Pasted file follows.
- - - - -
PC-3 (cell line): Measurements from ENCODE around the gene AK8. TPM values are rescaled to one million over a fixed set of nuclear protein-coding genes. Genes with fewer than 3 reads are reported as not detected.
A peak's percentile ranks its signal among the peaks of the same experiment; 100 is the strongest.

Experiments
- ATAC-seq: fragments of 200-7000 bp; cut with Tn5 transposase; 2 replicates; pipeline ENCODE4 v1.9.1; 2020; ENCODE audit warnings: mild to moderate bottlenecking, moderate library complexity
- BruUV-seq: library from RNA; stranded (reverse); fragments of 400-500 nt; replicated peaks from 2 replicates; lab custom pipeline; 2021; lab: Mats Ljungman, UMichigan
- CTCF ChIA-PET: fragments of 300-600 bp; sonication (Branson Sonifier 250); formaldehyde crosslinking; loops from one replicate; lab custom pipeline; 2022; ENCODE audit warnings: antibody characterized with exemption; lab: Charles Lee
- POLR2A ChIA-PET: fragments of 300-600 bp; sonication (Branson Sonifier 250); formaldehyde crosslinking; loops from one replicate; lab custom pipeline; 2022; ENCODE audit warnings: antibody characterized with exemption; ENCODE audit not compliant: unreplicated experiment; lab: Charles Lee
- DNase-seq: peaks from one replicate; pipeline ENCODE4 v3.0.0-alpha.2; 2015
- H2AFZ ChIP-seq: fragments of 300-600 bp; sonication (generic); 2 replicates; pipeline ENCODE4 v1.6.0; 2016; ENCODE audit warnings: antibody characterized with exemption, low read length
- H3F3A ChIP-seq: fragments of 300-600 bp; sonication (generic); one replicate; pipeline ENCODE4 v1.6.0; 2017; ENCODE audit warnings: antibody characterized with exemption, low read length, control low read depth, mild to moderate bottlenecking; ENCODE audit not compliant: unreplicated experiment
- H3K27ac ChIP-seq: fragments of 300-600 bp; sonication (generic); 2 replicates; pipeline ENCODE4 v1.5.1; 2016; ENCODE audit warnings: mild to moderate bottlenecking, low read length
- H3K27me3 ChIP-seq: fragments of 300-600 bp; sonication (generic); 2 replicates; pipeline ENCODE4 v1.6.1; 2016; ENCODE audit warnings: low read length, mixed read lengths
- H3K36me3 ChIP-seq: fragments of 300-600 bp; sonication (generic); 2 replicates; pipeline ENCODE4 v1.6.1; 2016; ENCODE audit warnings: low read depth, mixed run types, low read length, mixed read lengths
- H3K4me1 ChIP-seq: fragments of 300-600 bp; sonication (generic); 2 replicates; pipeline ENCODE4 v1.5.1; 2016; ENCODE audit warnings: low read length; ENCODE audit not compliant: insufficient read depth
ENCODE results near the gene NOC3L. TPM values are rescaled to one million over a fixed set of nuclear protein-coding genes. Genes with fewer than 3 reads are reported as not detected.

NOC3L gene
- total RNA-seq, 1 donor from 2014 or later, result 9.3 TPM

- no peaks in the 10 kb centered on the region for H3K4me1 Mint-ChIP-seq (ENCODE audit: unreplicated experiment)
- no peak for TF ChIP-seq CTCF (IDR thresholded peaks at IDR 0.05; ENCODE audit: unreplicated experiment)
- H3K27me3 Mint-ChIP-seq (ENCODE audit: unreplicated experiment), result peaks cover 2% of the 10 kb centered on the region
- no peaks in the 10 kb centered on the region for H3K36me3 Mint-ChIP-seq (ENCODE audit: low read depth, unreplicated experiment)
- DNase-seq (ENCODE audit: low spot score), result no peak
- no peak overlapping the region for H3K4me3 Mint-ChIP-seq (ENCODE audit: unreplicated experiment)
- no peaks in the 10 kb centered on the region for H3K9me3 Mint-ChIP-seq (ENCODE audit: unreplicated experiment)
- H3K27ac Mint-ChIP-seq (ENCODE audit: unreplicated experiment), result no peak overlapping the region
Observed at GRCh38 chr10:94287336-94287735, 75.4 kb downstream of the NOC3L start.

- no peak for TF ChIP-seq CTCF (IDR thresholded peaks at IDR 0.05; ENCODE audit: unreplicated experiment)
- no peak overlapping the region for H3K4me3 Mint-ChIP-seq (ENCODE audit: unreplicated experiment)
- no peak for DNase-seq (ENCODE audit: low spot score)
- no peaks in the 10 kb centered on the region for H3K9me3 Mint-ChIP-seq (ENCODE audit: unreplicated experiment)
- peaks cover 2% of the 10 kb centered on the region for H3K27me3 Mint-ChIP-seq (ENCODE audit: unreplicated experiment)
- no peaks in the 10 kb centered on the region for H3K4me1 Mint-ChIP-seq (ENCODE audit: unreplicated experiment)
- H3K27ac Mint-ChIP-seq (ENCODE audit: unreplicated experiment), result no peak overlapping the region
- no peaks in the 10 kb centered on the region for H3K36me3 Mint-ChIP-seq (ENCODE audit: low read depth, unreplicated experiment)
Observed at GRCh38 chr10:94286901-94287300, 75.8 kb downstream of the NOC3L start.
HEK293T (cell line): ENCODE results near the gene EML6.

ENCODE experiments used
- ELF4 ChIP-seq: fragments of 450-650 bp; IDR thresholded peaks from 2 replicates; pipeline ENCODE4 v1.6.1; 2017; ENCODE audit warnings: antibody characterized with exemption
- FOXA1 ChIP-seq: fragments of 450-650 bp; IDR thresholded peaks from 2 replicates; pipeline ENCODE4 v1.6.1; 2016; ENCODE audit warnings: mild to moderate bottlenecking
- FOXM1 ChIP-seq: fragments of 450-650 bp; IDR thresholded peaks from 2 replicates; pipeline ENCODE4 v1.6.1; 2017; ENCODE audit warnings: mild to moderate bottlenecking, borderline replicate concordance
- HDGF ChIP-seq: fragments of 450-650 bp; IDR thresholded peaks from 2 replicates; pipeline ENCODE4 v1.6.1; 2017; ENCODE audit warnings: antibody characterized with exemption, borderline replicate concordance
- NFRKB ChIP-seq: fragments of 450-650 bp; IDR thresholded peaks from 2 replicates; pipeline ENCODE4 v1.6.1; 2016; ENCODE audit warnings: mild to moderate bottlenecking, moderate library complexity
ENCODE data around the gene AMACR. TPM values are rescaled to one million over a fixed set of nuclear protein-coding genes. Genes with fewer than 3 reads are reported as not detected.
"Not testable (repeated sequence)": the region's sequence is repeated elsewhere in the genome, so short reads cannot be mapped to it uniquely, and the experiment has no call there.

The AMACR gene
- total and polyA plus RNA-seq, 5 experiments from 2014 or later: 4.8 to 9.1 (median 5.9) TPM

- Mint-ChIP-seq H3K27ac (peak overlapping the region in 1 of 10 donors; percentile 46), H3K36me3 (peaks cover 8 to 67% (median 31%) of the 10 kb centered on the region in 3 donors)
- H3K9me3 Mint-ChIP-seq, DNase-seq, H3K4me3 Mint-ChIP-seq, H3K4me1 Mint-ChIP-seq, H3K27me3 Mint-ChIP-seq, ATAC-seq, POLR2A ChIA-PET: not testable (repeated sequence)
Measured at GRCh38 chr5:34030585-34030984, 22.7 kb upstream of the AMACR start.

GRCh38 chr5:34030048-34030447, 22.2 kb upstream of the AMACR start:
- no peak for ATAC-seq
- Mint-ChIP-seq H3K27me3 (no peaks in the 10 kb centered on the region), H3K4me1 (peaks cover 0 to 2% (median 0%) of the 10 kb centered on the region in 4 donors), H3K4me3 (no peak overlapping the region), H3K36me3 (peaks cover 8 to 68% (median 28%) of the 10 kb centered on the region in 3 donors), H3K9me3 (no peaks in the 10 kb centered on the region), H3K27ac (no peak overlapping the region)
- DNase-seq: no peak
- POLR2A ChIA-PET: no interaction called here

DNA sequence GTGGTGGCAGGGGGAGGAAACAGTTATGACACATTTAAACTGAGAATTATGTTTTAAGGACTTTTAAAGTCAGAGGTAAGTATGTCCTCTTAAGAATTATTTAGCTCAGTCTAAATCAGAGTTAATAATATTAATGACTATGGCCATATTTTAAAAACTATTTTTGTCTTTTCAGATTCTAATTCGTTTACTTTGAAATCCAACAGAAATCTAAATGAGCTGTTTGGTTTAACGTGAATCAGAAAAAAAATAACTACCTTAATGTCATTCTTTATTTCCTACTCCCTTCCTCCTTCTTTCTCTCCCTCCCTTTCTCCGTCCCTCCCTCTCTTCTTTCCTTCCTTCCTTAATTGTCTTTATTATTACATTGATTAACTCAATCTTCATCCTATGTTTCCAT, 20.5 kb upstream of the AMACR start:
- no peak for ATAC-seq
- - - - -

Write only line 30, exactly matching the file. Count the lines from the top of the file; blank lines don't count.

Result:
- no peaks in the 10 kb centered on the region for H3K9me3 Mint-ChIP-seq (ENCODE audit: unreplicated experiment)